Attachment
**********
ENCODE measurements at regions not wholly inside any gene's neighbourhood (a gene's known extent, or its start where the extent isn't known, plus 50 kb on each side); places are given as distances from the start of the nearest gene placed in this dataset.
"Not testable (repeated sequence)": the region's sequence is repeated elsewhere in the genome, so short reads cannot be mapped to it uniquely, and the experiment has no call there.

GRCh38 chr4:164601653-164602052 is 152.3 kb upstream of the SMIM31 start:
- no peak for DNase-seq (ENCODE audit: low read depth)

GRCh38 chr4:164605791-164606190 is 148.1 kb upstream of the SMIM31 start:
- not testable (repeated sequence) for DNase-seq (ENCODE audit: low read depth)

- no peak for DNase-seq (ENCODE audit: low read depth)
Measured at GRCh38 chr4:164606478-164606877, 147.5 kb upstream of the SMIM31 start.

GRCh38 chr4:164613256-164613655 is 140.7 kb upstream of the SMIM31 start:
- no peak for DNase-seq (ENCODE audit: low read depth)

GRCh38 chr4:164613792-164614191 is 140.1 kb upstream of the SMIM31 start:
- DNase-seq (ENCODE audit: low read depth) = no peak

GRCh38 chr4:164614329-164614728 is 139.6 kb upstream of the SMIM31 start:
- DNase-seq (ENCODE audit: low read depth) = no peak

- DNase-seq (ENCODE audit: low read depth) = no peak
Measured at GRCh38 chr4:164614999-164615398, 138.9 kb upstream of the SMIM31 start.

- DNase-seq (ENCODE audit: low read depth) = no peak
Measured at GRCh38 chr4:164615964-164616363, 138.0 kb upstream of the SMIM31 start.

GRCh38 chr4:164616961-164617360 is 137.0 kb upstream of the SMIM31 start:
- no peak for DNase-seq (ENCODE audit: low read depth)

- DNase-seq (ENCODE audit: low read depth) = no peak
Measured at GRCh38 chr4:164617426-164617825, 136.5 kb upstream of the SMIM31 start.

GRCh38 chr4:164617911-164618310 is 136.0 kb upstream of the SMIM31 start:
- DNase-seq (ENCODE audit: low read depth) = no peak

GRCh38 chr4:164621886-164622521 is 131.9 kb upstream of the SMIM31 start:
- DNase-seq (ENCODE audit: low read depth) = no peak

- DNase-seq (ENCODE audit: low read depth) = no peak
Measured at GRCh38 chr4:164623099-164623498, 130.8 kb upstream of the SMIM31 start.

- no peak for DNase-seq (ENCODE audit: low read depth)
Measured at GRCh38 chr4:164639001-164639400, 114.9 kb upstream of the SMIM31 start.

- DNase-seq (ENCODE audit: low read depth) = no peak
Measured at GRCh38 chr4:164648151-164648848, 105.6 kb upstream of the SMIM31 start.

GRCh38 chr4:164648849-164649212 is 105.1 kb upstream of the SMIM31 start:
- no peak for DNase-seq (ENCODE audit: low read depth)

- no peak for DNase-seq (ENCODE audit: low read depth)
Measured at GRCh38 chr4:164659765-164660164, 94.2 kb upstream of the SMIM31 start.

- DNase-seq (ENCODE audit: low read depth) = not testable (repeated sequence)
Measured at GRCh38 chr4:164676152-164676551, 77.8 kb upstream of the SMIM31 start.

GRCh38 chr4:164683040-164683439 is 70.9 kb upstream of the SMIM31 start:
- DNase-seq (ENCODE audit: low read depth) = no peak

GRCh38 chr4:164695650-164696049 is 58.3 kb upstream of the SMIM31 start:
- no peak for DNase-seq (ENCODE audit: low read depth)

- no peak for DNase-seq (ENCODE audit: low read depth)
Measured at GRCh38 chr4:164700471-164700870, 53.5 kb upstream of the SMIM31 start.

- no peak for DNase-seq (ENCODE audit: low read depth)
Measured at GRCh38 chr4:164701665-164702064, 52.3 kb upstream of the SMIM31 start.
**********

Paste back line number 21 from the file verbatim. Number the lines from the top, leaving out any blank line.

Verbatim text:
- DNase-seq (ENCODE audit: low read depth) = no peak